On our first night at Nicks there was an earthquake that we all slept through. Others told us the rooms shook. I have vague recollections of strange noises on the roof that I thought were a cat… maybe not? Anyway it was a minor earthquake that caused no damage.

Ubud 2001 to 2010

Ubud has really changed in the 9 years since we were last here. Back then it was rustic. There were giant gaps in the footpaths and ducks crossing anything that wasn’t a major road. Between the bottom of Monkey Forest Road and the markets at the top was a large gap where no shops existed. And there were a lot of reggae/burger bars. Laid back affairs selling burgers with a free movie for just a few US dollars.

Now there a sophisticated upmarket shops and restaurants everywhere. Even Billabong, Mooks and Crocs have stores here. It has a polish it never previously had. But it’s still Ubud. It still feels like Ubud. The people are still as friendly, the food and clothes are still cheap and you can’t help but feel relaxed here, even if it’s a lot more grown up now.

Back then Ubud was the cheap place to go. Now, in comparison to Sanur, Ubud is a lot more expensive for food and drinks. We were averaging 140,000 for dinner and beer in Sanur. In Ubud 220,000 is about average for a family dinner out.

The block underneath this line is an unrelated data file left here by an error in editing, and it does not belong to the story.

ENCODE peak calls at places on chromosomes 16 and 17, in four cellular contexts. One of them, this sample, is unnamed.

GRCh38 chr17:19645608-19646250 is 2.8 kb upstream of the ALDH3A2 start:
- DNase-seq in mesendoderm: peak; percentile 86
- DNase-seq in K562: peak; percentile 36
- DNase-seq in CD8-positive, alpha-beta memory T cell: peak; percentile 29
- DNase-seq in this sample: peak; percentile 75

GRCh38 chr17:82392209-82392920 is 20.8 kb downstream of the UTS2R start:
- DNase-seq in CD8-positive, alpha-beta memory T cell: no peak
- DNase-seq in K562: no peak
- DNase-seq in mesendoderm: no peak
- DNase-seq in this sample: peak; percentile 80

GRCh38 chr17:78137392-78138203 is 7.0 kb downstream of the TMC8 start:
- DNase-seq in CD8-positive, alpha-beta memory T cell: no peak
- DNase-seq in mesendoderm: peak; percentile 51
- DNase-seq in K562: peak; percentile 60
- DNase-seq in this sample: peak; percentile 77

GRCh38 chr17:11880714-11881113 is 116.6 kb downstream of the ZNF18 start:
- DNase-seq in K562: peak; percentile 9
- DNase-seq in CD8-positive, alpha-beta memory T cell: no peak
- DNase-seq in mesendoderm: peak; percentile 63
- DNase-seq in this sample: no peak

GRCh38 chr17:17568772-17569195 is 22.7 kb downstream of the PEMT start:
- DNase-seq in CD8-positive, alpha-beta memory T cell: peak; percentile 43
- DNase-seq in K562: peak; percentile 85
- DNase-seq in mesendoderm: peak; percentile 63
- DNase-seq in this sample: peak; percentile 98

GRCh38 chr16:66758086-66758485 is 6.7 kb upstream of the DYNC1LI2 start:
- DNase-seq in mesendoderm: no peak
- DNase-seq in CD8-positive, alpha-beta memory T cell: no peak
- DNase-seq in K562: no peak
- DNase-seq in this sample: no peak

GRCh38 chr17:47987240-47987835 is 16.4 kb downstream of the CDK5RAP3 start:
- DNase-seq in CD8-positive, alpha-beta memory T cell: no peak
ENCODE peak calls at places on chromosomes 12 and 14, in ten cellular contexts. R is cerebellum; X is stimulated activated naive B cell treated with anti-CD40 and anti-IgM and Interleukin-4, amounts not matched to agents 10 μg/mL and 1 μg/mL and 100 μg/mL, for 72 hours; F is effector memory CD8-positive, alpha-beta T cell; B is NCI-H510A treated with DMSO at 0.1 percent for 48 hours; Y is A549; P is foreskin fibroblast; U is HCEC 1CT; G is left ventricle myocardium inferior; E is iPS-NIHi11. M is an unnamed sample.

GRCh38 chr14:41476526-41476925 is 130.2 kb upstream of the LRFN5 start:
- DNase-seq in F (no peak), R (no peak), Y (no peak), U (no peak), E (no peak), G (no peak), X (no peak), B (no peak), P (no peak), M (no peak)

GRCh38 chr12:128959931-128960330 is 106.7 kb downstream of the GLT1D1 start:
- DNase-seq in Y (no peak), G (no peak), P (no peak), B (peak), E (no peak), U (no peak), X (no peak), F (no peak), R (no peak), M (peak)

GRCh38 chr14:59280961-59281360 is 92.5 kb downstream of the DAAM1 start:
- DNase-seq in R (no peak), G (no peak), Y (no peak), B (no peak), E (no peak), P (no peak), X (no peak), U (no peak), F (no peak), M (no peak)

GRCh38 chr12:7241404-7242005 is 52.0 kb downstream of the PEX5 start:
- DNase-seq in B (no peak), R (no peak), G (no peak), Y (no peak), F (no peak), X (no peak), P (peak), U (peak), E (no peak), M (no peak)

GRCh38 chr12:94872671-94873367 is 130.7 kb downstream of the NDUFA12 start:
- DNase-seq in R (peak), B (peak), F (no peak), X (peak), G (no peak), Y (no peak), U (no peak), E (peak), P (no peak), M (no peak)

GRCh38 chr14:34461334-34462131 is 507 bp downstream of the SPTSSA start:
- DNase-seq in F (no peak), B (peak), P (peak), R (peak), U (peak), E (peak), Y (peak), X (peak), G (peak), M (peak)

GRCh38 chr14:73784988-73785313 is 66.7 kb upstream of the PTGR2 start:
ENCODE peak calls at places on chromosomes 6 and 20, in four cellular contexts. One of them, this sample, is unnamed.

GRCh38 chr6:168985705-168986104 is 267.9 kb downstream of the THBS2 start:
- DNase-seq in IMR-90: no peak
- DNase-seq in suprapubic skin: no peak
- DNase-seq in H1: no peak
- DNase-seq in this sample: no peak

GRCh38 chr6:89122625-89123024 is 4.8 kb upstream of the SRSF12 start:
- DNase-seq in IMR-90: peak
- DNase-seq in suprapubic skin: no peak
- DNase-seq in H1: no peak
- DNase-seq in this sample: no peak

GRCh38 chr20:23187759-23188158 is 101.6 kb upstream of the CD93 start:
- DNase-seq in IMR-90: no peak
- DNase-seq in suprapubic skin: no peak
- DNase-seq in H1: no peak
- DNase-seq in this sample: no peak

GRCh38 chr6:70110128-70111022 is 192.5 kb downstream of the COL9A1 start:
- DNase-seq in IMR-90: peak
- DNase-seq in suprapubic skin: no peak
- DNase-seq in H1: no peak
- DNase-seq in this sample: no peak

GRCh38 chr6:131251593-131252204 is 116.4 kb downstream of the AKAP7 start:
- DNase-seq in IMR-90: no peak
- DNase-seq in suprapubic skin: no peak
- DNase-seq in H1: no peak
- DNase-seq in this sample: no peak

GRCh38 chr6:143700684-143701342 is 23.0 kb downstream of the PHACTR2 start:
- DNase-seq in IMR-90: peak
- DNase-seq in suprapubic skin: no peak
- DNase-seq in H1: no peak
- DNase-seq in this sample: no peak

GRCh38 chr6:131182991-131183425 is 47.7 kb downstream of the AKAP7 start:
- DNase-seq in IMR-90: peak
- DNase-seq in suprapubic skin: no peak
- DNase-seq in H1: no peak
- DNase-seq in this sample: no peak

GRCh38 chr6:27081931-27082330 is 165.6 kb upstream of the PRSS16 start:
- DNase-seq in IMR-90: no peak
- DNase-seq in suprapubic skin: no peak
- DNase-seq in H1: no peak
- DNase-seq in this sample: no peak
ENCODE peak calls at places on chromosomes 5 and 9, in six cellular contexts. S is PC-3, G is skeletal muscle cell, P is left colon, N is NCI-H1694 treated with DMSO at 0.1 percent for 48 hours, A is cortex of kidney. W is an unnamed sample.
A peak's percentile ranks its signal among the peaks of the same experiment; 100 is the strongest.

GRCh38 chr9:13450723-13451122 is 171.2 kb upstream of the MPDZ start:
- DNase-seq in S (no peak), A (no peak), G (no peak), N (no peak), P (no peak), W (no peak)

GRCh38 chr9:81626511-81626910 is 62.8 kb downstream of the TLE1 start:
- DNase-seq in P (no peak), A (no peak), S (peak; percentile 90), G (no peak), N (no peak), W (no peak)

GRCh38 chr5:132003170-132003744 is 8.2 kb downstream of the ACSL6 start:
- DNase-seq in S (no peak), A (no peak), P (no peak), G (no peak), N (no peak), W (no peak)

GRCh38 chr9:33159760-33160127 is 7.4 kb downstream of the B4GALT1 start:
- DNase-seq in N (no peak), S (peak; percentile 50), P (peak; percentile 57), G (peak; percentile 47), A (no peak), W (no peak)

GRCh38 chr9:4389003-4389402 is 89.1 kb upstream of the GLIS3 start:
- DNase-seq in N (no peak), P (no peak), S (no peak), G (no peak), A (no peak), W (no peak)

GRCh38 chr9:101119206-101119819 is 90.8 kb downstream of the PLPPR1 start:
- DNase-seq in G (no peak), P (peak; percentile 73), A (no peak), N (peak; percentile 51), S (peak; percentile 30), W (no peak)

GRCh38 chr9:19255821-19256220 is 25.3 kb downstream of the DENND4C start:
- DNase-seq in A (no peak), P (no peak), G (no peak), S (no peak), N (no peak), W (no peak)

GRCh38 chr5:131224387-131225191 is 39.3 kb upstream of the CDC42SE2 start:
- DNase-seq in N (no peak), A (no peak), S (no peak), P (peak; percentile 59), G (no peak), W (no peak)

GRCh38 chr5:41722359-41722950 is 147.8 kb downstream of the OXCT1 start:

Ubud life

On our first day Noah and Hayley had a private painting class at the local library (behind the soccer field) and we discovered the best pancakes in the whole world at a nearby café, Tutmak (sorry Nanna Beach, yours are good but these are divine). The meals and chocolate cake there are also amazing so we have been back every day.

Yesterday we went in search of a house again with a different taxi driver. He of course offered to show us his “friends place”, supposedly a house so we said OK only to find it was just large hotel style rooms around an infinity pool. Sigh!

After looking at another couple of places we’ve given up on finding a house for now and will keep staying at Nicks for another two nights before moving to nearby Gayatri II, which has larger rooms with two double beds and ac right next to a pool for the same price as Nicks.

Last night was one of the most successful dinners we’ve had out with the kids so far. Or perhaps that should be the most successful dinners I’ve had with them as Colin went home sick halfway through dinner. We arrived at a local restaurant that Colin had worked at a few nights before to discover two young Australian boys standing in the fishpond catching fish and tadpoles with their hands. Noah and Hayley soon joined them while we ordered dinner and had a beer. After all the tadpoles were caught and the slowest fish in the pond severely traumatised by multiple catchings (poor fish), we then went inside to eat dinner in front of the Winter Olympics opening ceremony. The kids both sat there eating spaghetti and pumpkin soup without getting out of their chairs and without me having to nag them to keep eating. So after polishing off dinner we celebrated a successful night with strawberry ice cream (10000 Rupiah a scoop).